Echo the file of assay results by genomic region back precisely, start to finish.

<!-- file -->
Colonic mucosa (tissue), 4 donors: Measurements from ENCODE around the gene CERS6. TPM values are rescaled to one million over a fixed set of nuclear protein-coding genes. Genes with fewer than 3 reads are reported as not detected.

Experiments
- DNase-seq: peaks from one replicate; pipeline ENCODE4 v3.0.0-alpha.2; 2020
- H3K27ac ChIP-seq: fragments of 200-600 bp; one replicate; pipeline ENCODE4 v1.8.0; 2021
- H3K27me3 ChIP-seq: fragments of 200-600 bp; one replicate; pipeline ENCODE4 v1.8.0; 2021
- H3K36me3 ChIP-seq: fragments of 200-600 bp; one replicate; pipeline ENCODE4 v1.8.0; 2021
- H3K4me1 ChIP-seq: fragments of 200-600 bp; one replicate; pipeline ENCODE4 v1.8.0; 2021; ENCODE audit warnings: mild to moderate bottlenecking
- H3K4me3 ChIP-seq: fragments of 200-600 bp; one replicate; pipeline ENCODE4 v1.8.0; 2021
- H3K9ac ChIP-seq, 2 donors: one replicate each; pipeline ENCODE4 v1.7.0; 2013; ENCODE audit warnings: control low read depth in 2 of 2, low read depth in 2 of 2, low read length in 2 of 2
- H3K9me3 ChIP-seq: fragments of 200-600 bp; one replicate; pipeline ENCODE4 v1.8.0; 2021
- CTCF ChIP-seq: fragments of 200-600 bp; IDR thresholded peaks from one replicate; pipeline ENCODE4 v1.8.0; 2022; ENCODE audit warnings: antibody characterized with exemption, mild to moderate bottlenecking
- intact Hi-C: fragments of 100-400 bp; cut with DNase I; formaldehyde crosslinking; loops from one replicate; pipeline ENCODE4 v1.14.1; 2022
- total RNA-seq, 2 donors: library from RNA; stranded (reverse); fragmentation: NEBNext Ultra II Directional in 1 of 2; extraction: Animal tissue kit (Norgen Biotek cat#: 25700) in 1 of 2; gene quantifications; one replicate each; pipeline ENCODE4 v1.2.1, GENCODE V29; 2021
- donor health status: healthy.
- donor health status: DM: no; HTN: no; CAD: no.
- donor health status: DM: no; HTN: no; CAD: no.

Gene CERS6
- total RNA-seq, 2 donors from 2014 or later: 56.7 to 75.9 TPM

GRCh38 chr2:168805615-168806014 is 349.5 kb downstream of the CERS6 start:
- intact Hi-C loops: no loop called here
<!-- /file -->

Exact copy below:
Colonic mucosa (tissue), 4 donors: Measurements from ENCODE around the gene CERS6. TPM values are rescaled to one million over a fixed set of nuclear protein-coding genes. Genes with fewer than 3 reads are reported as not detected.

Experiments
- DNase-seq: peaks from one replicate; pipeline ENCODE4 v3.0.0-alpha.2; 2020
- H3K27ac ChIP-seq: fragments of 200-600 bp; one replicate; pipeline ENCODE4 v1.8.0; 2021
- H3K27me3 ChIP-seq: fragments of 200-600 bp; one replicate; pipeline ENCODE4 v1.8.0; 2021
- H3K36me3 ChIP-seq: fragments of 200-600 bp; one replicate; pipeline ENCODE4 v1.8.0; 2021
- H3K4me1 ChIP-seq: fragments of 200-600 bp; one replicate; pipeline ENCODE4 v1.8.0; 2021; ENCODE audit warnings: mild to moderate bottlenecking
- H3K4me3 ChIP-seq: fragments of 200-600 bp; one replicate; pipeline ENCODE4 v1.8.0; 2021
- H3K9ac ChIP-seq, 2 donors: one replicate each; pipeline ENCODE4 v1.7.0; 2013; ENCODE audit warnings: control low read depth in 2 of 2, low read depth in 2 of 2, low read length in 2 of 2
- H3K9me3 ChIP-seq: fragments of 200-600 bp; one replicate; pipeline ENCODE4 v1.8.0; 2021
- CTCF ChIP-seq: fragments of 200-600 bp; IDR thresholded peaks from one replicate; pipeline ENCODE4 v1.8.0; 2022; ENCODE audit warnings: antibody characterized with exemption, mild to moderate bottlenecking
- intact Hi-C: fragments of 100-400 bp; cut with DNase I; formaldehyde crosslinking; loops from one replicate; pipeline ENCODE4 v1.14.1; 2022
- total RNA-seq, 2 donors: library from RNA; stranded (reverse); fragmentation: NEBNext Ultra II Directional in 1 of 2; extraction: Animal tissue kit (Norgen Biotek cat#: 25700) in 1 of 2; gene quantifications; one replicate each; pipeline ENCODE4 v1.2.1, GENCODE V29; 2021
- donor health status: healthy.
- donor health status: DM: no; HTN: no; CAD: no.
- donor health status: DM: no; HTN: no; CAD: no.

Gene CERS6
- total RNA-seq, 2 donors from 2014 or later: 56.7 to 75.9 TPM

GRCh38 chr2:168805615-168806014 is 349.5 kb downstream of the CERS6 start:
- intact Hi-C loops: no loop called here